“It’s a labor of sheer passion, the combination of nature and exercise – it’s a joy to crush a mean drive off the tee pad and to watch the flight of the disc.”  So Shawna Buzzingham, just back from the Professional Disc Golf Association World Championships in Portland, describes playing her favorite sport. Buzzingham placed 25th in the top tier women’s division. About a dozen pro players from Spokane competed in Portland, just one indication that this fast-growing sport is alive and well here in the Inland Empire.

Disc golf is a lot like regular golf, with some huge exceptions. First, the player winds up and throws a flying disc, rather than smacking a small dimpled ball with a club. (The disc is no longer commonly called the trademarked “Frisbee”). Launching the first drive from a tee pad, the player strives to make the minimum number of throws to ultimately toss (putt) the disc into the target – a chain basket around a metal pole.

Disc golf is a sport where age is no object and money isn’t either. Spokane pro-player and course designer Jeremy Thorton says he makes friends whenever he plays and learns from everyone, whether they are 14 or 74. He points out that a family can spend $10 a piece for a new disc, which gets them set up to play a few holes for free at a public course nearly year-round.

Disk golf is a sport where age is no object and money isn't either.

Disk golf is a sport where age is no object and money isn’t either.

The first blossoming of the sport was in the 60s. The forefathers were associated with a certain free-spirited, tie-dyed and granola crunching crowd. Now the sport is nationwide and worldwide. Players come from all walks of life; churches and schools everywhere are putting in 9-hole courses and getting kids outside. Tournaments are held in over 40 different countries, and it’s estimated that the sport is growing by 12-15% a year.

“It’s no wonder that more and more people are playing disc golf. It’s such a casual, easy sport. It’s like taking a little walk, and leaning over now and then to toss the disc. But then you get hooked. First, you learn the basics; then you start studying the better players and learning from them; eventually you create your own style,” explains Nancy Morgan, a Spokane disc golf pro and tournament organizer.

In spite of disc golf’s surging popularity, it is largely ignored by big corporate sponsors. The recent Disc Golf Champion of the World received a $5,000 cash prize and had to pay for his own transportation, food and lodging. Professionals are playing for love and traveling on their own dime. The shared goal of the top players, says Buzzingham, is not money or personal glory so much as it is “to grow the sport, teach the young, and share the love.”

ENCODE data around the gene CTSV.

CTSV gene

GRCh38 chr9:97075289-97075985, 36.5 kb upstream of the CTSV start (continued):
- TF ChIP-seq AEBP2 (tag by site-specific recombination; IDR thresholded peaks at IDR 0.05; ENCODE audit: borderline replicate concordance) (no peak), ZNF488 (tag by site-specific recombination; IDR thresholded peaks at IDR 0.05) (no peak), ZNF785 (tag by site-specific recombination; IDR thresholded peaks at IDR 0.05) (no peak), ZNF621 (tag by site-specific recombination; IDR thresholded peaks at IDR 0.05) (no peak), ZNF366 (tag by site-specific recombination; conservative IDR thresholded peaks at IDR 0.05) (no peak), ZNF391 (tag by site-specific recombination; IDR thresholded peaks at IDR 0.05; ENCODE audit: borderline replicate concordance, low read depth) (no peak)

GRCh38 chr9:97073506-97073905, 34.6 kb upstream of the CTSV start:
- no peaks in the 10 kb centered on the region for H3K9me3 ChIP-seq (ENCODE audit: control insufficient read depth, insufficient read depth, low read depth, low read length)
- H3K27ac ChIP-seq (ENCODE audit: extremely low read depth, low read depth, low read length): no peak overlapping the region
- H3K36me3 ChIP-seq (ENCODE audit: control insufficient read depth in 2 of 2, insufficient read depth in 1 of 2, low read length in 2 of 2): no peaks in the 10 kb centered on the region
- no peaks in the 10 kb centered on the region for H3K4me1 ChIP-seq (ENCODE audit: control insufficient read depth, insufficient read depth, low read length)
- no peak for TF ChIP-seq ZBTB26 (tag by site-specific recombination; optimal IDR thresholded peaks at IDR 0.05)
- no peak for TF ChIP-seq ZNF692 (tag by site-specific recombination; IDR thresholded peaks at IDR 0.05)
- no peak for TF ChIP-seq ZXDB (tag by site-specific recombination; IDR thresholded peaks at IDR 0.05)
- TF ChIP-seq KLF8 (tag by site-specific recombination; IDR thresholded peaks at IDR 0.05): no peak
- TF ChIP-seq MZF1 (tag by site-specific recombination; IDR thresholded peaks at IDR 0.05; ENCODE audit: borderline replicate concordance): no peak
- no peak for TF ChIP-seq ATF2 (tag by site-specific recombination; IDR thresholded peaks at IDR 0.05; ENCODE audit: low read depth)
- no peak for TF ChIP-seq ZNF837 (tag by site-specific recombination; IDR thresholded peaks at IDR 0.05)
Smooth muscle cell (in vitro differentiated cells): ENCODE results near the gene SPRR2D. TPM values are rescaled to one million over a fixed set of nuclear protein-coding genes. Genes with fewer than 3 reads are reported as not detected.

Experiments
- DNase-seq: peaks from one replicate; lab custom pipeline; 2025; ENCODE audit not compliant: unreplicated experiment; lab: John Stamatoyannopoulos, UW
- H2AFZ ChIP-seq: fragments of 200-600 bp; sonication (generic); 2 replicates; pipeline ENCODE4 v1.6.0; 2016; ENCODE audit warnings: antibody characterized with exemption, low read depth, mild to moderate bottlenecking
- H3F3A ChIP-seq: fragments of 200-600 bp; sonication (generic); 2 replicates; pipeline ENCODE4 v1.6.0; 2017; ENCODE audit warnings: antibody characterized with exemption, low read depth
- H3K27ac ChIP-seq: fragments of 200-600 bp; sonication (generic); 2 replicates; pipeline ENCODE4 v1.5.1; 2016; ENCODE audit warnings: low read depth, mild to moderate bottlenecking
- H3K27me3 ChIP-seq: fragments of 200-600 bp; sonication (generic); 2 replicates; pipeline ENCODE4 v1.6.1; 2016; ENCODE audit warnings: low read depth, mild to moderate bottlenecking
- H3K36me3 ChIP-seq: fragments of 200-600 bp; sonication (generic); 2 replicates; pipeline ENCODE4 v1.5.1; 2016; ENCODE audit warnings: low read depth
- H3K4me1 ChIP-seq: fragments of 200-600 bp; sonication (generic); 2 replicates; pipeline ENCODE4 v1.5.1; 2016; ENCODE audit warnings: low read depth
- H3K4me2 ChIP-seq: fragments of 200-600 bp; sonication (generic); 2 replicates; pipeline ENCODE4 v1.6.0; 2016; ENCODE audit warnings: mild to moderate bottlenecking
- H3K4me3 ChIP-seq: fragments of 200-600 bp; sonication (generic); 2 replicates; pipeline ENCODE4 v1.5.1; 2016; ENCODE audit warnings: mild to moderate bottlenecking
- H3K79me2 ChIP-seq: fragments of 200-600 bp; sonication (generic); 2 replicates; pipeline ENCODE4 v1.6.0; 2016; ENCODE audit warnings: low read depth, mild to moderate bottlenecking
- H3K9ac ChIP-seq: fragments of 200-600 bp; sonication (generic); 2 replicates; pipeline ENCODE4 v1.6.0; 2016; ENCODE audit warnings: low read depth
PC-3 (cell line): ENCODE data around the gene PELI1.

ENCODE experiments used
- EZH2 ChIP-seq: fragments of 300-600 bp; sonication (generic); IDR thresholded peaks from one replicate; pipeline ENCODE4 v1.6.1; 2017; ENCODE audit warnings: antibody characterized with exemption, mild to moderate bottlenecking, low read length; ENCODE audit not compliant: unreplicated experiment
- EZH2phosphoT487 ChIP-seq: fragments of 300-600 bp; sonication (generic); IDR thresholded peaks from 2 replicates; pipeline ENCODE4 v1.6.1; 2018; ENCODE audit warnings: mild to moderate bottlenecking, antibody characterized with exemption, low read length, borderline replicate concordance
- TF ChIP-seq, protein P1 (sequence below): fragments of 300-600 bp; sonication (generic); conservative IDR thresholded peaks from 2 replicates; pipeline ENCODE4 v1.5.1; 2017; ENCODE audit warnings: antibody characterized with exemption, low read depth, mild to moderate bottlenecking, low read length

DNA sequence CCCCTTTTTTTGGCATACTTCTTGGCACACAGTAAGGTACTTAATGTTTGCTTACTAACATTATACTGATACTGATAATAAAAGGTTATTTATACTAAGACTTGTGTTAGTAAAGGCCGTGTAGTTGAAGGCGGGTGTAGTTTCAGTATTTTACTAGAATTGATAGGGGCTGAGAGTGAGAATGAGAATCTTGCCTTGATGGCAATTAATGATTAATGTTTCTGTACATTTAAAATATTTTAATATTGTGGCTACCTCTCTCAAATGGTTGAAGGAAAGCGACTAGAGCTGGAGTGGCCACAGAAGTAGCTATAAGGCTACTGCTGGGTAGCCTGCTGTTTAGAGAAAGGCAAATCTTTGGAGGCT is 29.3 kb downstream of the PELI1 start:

The disc golf community provides all the hospitality they can to traveling players. The shared love of the sport creates camaraderie and even a sense of family among people who might have little else in common. If you haven’t already played, get out there and send a disc flying – enjoy the satisfying clang as it settles into the chain basket; experience what all the enthusiasm is about!

Spokane pro-player and course designer Jeremy Thornton says he makes friends whenever he plays and learns from everyone, whether they are 14 or 74. Photo: Bea Lackoff

Spokane pro-player and course designer Jeremy Thornton says he makes friends whenever he plays and learns from everyone, whether they are 14 or 74. Photo: Bea Lackoff

Disc Golf Tournaments Coming Up

Local tournaments are another expression of regional enthusiasm and support for disc golf. On September 13-14, Stimpi Ridge disc golf course is hosting a PDGA C Tier event (geared more towards having fun and improving skills). Players at all levels can play three private courses in one weekend: Stimpi Ridge, TNT Acres, and Happy Hill Disc Golf Courses. This tournament makes it easy to get acquainted with the three local private courses. Normally, private courses require calling first for permission to play, and learning the boundaries and mandatories of the course. Private courses are usually smaller than public courses, but may be more challenging.

The General Store’s 3rd Annual B Tier Open (this tier includes a little more cash for winners) will take place October 4-5 at the Downriver and High Bridge public courses. There will be multiple divisions: men and women; junior and novice; and recreation, amateur, and pro. For more information and to register, visit Pdga.com/tour/search (and enter the date of the tournament). Players in both tournaments get a t-shirt and a disc. //

Where to Play: Inland Northwest Public Disc Golf Courses

Public disc golf courses in the Spokane area are High Bridge, Downriver, and Camp Sekani. In North Idaho, there is Farragut State Park with three courses and a 9-hole putting course. There’s also a course at Corbin Park in Post Falls and Coeur d’Alene has two public courses: Cherry Hill Park and Bluegrass Park. And Sandpoint has a new 18-hole course; $1 to play the Baldfoot DGC, with funds going back to the course.